"Figure 4 shows that bmDCA with default parameters is most often the best method at reproducing lowerorder statistics, but that MSA Transformer is the best at reproducing higherorder statistics, in all families considered."
While pairwise models are extremely successful at modeling the statistics of protein MSAs and at making predictions e.g. about their structure, interactions, and mutational effects, this does not necessarily imply that higherorder statistics are always fully captured by these models. Besides, the training of these models is difficult and subject to finite size issues, as discussed e.g. in [McGee et al. 2021]. We note that in the context of neuroscience [Meshulam et al. 2021], a better agreement is obtained on 3body correlations using pairwise maximum entropy models.
We now mention this point: "Thus, bmDCA is trained to reproduce these frequencies, and achieves these objectives quite well, although the comparison to the null model in Figure 4—figure supplement 2 and Figure 4—figure supplement 3 hints that further improvements remain possible, see [51]." Either way, here, we take these results as a pragmatic indication that lowerorder statistics are better reproduced by bmDCA while higherorder statistics are better reproduced by our method based on MSA Transformer.
6. It would be interesting to see how Alphafold would perform if some of these generated MSAs are used as input. I don't think it is needed to test it with all the families, but it would be an interesting experiment for a single family.
We thank the reviewer for this interesting suggestion. As mentioned above, for the protein family PF00072, we now used fully synthetic MSAs (either generated using our method based on MSA Transformer or generated by bmDCA) as input to AlphaFold (Table 4). We find that structural scores (both pLDDT and RMSD) are then very similar to those obtained using natural context (which is our usual procedure). They are also fully in line with those of natural data for our method based on MSA Transformer, illustrating the robustness of the good structural scores of our synthetic sequences. We have added the sentence:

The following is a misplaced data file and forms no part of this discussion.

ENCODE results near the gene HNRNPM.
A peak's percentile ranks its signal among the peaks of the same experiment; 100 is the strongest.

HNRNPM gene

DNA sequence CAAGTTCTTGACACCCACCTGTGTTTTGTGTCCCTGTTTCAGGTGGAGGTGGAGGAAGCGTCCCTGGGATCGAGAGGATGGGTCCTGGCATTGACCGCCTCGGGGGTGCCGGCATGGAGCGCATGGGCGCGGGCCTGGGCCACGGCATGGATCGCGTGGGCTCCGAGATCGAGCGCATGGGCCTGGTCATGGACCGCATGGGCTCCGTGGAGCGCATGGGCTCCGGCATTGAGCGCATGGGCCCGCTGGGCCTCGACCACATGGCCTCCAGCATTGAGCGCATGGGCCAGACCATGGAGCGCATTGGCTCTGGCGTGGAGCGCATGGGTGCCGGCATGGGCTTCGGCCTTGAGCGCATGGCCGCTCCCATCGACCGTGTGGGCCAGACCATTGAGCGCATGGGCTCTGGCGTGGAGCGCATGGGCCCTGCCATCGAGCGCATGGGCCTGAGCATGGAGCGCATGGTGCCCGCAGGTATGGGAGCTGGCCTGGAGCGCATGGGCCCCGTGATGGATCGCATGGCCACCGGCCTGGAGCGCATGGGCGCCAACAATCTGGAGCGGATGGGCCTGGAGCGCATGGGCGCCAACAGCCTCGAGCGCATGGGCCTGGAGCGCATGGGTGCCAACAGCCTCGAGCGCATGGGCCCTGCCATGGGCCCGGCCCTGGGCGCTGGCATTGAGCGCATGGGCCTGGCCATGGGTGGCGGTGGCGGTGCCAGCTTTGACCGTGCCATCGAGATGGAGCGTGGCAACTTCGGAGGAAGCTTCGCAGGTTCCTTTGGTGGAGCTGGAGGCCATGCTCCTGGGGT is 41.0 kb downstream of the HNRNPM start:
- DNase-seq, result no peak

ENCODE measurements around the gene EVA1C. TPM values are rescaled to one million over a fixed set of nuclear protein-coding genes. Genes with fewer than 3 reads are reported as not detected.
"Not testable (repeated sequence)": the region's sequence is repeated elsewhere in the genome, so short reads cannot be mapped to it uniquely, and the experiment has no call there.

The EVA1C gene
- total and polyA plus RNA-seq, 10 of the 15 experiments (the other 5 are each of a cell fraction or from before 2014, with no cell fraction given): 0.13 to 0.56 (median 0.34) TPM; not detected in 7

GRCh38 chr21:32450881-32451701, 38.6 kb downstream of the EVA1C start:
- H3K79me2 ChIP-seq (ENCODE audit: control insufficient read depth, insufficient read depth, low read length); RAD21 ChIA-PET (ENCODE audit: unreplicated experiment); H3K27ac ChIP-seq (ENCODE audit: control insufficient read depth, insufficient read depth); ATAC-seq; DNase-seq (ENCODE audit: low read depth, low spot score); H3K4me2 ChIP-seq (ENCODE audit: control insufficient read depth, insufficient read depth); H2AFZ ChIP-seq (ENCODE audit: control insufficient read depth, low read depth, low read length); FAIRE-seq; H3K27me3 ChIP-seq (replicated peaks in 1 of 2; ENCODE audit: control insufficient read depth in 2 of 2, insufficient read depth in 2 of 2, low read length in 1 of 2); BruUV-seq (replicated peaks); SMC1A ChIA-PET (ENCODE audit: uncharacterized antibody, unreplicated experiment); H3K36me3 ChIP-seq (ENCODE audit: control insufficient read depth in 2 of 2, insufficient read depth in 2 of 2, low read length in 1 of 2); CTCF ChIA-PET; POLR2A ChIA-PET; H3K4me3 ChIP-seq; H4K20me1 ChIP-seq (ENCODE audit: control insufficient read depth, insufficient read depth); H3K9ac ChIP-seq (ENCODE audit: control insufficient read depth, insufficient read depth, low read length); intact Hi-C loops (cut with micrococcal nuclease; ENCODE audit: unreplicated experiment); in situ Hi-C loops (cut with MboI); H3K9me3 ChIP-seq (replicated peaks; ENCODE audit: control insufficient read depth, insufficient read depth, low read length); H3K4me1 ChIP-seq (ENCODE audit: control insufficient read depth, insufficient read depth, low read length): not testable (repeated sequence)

“In addition, for the protein family PF00072, we also used fully synthetic MSAs as input to AlphaFold. Structural scores are then very similar to those obtained using natural context (see Table 4)”.
7. The families used in this study appear to have enough statistics to perform well, this is reasonable, however, for the sake of comparison, it would be interesting to see how the MSA Transformer would compare against bmDCA for a family with just a few sequence members. Are the trends the same? Or do we see a change in performance between the two generative methodologies?
We thank the reviewer for asking this extremely interesting question. We now present new results for smaller protein families, listed in Table 6, whose shallow MSAs make it more challenging to accurately fit Potts models. Our results are shown in the new Figure 3, and discussed in the main text, in a new section titled "Sequence generation by the iterative masking procedure is successful for small protein families" at the end of Results. As mentioned there,
“We observe that MSATransformer–generated sequences have similar HMMER scores and structural scores to natural sequences. MSATransformer–generated sequences also generally have better HMMER scores and structural scores than those generated by bmDCA with default parameters. While lowtemperature bmDCA yields better statistical energy scores (as expected), and also gives HMMER scores and structural scores comparable to natural sequences, it in fact generates sequences that are almost exact copies of natural ones. By contrast, MSA Transformer produces sequences that are quite different from natural ones, and have very good scores. Thus, our method based on MSA Transformer is particularly promising in the tricky case of small protein families.”
This analysis shows that our method not only performs as well as bmDCA for large families, but also has a broader scope, as it is less limited by MSA depth than bmDCA. We believe that this makes our manuscript stronger, and we thank the reviewer again for suggesting this very relevant additional study.
https://doi.org/10.7554/eLife.79854.sa2